Complicated monitor mixes with a dedicated monitor engineer is not a problem. In smaller venues when this doesn’t happen is more of an issue. In this situation, you will probably be using the same desk for foh mix as monitor, using pre fade aux sends to control output to monitor. Depending on the desk, you will have limited number of sends, and therefore limited number of monitor options. The post below deals with the available options, best idea in no 1 – get used to it – you never know how good a monitor mix is available so be prepared for the worst and be happy when it’s better. In my early playing yrs, (80’s) we couldn’t afford monitors so got used it. I still look on them as a joy!
You can always all go in ear, invest in digital mixing and program scene changes for each mix scenario!
Finally, if you don’t understand the problems, take over running the pa for a gig, be responsible for the sound of the whole band, not just yourself. It helps to understand pa guy and also what you need to do to make the band sound great. Don’t forget, many sound guys do it for little or no money. Upset them and they can ruin your gig and you’ll never know because the monitor mix can sound great but foh complete mush.

Ben Heartland

Ben Heartland

I understand your sound engineer’s reluctance to change monitor levels during the gig, since he has no way of judging how much adjustment is required from his position front of house. However, if you agree on a particular amount of adjustment beforehand, say in soundcheck, there should be no reason that it can’t be done in the gig.

Bear in mind that changing 5 monitor mixes may take 30 seconds or so, and that the FOH mix will take priority, so you may not get the new mix immediately at the start of the song. Also, replicating the soundcheck settings exactly is probably not going to happen unless you’re using a digital desk, so have some tolerance for things not being exactly as they were in soundcheck. Also, settings that worked in soundcheck might not be right for the gig, especially if the audience is noisy.

A simpler solution may be to get the singers to swap mics – then one mic can be permanently set up for lead and one for backing.

Jonathan Stouffer

the 6 p’s prior preparation prevents piss poor performance. look into a small digital mixer for your monitors that does scene change and snap shot. they are very common these days. It will solve that problem for the most part. look into presonus live A.I. you could be running your own monitors from a I.Pad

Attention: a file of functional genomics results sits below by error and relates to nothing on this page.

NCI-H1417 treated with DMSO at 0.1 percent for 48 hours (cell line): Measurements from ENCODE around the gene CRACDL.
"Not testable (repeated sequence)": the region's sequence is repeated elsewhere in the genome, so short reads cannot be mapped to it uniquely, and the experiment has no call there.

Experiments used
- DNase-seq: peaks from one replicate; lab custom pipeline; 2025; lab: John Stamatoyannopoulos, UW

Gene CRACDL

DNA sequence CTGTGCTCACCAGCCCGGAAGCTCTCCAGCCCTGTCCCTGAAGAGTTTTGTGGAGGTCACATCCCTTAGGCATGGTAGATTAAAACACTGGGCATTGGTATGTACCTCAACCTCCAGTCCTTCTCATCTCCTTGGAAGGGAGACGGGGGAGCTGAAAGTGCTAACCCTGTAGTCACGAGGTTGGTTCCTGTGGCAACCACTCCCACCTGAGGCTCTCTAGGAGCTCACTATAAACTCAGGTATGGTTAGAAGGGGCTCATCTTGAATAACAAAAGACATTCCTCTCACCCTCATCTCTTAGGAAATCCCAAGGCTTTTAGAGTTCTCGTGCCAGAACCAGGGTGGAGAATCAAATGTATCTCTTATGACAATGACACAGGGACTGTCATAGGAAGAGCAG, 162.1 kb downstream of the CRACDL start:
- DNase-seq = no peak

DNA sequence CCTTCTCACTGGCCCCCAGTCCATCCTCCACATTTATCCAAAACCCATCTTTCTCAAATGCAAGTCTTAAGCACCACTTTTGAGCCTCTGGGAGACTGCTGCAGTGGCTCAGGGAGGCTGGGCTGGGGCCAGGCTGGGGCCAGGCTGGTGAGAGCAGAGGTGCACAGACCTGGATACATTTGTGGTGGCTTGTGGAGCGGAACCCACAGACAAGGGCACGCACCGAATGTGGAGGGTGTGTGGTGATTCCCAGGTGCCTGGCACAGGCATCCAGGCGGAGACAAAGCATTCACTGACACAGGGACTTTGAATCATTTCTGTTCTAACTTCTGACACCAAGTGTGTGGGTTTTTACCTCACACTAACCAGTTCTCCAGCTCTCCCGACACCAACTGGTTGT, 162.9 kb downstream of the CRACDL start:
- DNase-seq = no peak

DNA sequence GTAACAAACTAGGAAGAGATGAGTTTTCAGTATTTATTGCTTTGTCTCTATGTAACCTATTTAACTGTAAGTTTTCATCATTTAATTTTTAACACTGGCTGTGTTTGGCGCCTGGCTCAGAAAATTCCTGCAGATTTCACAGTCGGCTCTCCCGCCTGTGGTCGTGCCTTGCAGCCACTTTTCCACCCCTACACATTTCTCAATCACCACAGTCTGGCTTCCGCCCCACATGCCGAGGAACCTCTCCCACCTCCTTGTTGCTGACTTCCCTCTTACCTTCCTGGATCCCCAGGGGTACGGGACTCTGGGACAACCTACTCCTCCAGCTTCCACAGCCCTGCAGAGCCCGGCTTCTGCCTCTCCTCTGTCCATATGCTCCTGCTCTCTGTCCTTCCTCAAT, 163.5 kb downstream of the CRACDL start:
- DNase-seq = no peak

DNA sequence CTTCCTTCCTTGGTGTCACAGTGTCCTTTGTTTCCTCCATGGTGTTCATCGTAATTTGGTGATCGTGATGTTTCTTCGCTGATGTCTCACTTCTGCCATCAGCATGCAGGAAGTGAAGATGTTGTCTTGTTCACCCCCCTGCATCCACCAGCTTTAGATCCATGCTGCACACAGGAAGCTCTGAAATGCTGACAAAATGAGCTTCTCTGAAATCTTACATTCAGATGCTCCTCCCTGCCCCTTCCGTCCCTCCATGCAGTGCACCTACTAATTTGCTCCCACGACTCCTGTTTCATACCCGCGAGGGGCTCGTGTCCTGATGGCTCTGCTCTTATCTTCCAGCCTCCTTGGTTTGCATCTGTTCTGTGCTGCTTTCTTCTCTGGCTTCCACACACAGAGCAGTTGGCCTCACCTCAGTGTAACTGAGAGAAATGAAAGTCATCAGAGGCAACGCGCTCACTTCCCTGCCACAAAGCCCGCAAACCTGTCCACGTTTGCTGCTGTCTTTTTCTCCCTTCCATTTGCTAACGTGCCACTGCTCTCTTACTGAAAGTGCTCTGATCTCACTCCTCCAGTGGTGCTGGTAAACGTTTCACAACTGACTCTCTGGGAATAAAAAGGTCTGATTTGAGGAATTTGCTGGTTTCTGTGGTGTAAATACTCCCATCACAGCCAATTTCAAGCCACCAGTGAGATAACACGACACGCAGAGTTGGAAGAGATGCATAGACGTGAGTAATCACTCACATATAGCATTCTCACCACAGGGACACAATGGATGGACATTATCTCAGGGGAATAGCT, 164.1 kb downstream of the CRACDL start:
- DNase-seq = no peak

When I ran sound on cruise ships, it was part of the job to mix monitors as well as foh. The tracks could be too loud depending on one song for each singer. Or there could be specific instrument part they needed to hear a bit better. If you are a good sound tech you can push and pull certain things for a band as long as it’s not a crazy amount of requests. Luckily the band had avioms and could adjust their own mix so all I had to deal with was 2 singers requests.

Joshua Krosenbrink

As a bass player and as FoH tech of several Dutch rock bands I can add this: I love monitor techs, they let me focus on front of house. Doing both is a PITA, not only for focus reasons but also for sound quality reasons (no or light compression on vocals).

As a player I know how important my monitor sound is. So when as a tech I have to do both I make sure a) players at least hear themselves to enable to play, b) good fixed monitor balance for all. Also in this situation monitor sound quality goes right out of the window, you need to hear the notes, not CD quality.

If singers change function (back lead) I ask them to use the designated microphone so the levels and monitor mix don’t need adjustments. If swapping mics is not possible then only a dedicated monitor tech can promise to be on time and accurate.

Luka Ovsec

most good sound engineers are bass players any way… usualy there is no problem unless you suck at bass!!!



This is easy to do if your vocal channels are post fader. Changing the fader will change the level in each mix. Lower the male vocal and raise the female vocal. If you try this during sound check your engineer can note how much to change each channel, and where to put them back to get the original balance.